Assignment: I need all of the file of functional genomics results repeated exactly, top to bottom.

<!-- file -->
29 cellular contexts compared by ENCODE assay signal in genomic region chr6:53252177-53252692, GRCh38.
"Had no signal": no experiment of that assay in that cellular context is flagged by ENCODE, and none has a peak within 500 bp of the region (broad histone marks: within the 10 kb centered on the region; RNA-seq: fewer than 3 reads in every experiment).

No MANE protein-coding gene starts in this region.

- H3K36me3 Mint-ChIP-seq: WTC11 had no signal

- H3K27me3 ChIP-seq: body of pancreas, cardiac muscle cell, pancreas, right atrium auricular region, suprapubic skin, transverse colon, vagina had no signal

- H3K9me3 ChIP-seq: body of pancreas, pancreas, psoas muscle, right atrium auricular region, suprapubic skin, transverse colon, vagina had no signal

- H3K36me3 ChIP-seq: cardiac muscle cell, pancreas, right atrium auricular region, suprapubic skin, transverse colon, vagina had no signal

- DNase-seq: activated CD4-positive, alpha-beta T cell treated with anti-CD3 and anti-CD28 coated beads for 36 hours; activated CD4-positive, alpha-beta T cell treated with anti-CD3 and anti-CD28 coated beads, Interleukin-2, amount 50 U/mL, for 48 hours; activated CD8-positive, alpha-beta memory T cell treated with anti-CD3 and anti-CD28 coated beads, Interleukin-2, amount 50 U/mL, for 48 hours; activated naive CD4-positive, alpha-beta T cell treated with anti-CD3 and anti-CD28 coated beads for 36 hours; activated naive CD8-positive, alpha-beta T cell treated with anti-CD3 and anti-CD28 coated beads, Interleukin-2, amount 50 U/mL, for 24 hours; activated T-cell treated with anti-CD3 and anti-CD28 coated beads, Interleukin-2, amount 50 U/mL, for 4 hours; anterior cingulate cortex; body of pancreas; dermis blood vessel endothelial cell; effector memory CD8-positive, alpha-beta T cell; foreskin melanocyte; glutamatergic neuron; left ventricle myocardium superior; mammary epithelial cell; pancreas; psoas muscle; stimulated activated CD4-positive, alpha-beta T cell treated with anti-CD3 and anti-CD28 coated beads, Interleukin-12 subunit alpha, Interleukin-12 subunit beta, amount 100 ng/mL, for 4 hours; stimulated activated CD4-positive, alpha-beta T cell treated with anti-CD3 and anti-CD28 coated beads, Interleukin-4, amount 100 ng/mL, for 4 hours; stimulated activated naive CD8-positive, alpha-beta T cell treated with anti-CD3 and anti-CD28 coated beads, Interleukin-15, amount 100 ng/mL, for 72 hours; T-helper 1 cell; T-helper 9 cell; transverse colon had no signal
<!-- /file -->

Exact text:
29 cellular contexts compared by ENCODE assay signal in genomic region chr6:53252177-53252692, GRCh38.
"Had no signal": no experiment of that assay in that cellular context is flagged by ENCODE, and none has a peak within 500 bp of the region (broad histone marks: within the 10 kb centered on the region; RNA-seq: fewer than 3 reads in every experiment).

No MANE protein-coding gene starts in this region.

- H3K36me3 Mint-ChIP-seq: WTC11 had no signal

- H3K27me3 ChIP-seq: body of pancreas, cardiac muscle cell, pancreas, right atrium auricular region, suprapubic skin, transverse colon, vagina had no signal

- H3K9me3 ChIP-seq: body of pancreas, pancreas, psoas muscle, right atrium auricular region, suprapubic skin, transverse colon, vagina had no signal

- H3K36me3 ChIP-seq: cardiac muscle cell, pancreas, right atrium auricular region, suprapubic skin, transverse colon, vagina had no signal

- DNase-seq: activated CD4-positive, alpha-beta T cell treated with anti-CD3 and anti-CD28 coated beads for 36 hours; activated CD4-positive, alpha-beta T cell treated with anti-CD3 and anti-CD28 coated beads, Interleukin-2, amount 50 U/mL, for 48 hours; activated CD8-positive, alpha-beta memory T cell treated with anti-CD3 and anti-CD28 coated beads, Interleukin-2, amount 50 U/mL, for 48 hours; activated naive CD4-positive, alpha-beta T cell treated with anti-CD3 and anti-CD28 coated beads for 36 hours; activated naive CD8-positive, alpha-beta T cell treated with anti-CD3 and anti-CD28 coated beads, Interleukin-2, amount 50 U/mL, for 24 hours; activated T-cell treated with anti-CD3 and anti-CD28 coated beads, Interleukin-2, amount 50 U/mL, for 4 hours; anterior cingulate cortex; body of pancreas; dermis blood vessel endothelial cell; effector memory CD8-positive, alpha-beta T cell; foreskin melanocyte; glutamatergic neuron; left ventricle myocardium superior; mammary epithelial cell; pancreas; psoas muscle; stimulated activated CD4-positive, alpha-beta T cell treated with anti-CD3 and anti-CD28 coated beads, Interleukin-12 subunit alpha, Interleukin-12 subunit beta, amount 100 ng/mL, for 4 hours; stimulated activated CD4-positive, alpha-beta T cell treated with anti-CD3 and anti-CD28 coated beads, Interleukin-4, amount 100 ng/mL, for 4 hours; stimulated activated naive CD8-positive, alpha-beta T cell treated with anti-CD3 and anti-CD28 coated beads, Interleukin-15, amount 100 ng/mL, for 72 hours; T-helper 1 cell; T-helper 9 cell; transverse colon had no signal